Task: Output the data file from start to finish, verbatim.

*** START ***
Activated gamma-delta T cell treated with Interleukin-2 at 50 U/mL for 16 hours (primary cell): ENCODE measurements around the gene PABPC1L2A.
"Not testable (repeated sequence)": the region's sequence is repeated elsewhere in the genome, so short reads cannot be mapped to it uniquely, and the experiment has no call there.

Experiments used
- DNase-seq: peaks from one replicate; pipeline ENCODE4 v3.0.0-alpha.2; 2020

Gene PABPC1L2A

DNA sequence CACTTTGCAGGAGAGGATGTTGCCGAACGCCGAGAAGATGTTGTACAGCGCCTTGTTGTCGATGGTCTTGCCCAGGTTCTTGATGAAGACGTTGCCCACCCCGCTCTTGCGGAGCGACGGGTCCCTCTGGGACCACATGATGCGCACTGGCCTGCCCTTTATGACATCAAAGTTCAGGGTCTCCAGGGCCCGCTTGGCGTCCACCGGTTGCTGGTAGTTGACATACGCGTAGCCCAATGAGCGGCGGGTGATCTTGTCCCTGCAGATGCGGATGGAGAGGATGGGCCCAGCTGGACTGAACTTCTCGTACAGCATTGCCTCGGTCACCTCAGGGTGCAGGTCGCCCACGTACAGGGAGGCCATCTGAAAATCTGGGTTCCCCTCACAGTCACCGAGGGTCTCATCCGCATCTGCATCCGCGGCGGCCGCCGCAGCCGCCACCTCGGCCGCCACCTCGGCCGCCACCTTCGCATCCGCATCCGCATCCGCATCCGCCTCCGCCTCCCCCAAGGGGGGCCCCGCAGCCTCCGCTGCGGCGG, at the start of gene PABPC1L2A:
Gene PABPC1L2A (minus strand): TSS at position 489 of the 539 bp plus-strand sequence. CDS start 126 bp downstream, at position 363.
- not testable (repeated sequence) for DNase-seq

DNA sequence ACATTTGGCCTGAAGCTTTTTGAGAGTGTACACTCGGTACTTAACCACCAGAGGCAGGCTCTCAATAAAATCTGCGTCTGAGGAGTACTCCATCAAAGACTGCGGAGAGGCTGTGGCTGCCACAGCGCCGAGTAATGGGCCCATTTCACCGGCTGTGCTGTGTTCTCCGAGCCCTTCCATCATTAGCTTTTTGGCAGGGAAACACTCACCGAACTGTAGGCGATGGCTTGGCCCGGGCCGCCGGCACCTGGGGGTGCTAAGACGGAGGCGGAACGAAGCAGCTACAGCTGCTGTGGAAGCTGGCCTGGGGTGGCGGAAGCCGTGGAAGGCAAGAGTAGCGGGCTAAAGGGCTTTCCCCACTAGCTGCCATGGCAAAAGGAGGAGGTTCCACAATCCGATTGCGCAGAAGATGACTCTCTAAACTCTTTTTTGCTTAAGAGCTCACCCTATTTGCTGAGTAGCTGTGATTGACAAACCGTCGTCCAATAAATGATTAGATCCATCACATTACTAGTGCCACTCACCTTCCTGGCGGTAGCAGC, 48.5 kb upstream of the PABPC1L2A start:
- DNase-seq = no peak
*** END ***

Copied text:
Activated gamma-delta T cell treated with Interleukin-2 at 50 U/mL for 16 hours (primary cell): ENCODE measurements around the gene PABPC1L2A.
"Not testable (repeated sequence)": the region's sequence is repeated elsewhere in the genome, so short reads cannot be mapped to it uniquely, and the experiment has no call there.

Experiments used
- DNase-seq: peaks from one replicate; pipeline ENCODE4 v3.0.0-alpha.2; 2020

Gene PABPC1L2A

DNA sequence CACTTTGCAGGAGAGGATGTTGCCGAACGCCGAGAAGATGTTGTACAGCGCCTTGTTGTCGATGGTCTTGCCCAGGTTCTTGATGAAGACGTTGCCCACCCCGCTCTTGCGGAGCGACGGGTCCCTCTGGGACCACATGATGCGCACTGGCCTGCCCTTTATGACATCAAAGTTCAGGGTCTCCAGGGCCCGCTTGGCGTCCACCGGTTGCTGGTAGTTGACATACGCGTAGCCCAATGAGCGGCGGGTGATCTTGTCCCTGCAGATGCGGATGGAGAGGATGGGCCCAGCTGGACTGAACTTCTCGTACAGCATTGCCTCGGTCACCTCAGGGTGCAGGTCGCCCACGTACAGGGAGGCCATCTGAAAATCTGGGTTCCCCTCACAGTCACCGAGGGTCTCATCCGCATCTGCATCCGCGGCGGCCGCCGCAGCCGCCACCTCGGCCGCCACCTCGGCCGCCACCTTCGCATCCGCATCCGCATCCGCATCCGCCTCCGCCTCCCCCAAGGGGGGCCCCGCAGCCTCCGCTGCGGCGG, at the start of gene PABPC1L2A:
Gene PABPC1L2A (minus strand): TSS at position 489 of the 539 bp plus-strand sequence. CDS start 126 bp downstream, at position 363.
- not testable (repeated sequence) for DNase-seq

DNA sequence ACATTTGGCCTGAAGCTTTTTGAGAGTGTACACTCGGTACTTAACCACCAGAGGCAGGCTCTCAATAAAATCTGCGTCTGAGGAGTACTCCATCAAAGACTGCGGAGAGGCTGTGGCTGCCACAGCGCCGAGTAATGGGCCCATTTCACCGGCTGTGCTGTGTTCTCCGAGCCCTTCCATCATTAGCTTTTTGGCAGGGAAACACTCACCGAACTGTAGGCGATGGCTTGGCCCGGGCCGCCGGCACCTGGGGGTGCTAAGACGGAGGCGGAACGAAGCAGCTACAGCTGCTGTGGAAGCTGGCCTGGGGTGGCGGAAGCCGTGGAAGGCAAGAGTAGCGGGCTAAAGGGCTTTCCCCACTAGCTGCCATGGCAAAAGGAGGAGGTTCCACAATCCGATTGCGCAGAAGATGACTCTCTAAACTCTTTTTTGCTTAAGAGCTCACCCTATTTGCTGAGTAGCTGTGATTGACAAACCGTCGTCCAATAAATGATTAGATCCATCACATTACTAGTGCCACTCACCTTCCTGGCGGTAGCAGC, 48.5 kb upstream of the PABPC1L2A start:
- DNase-seq = no peak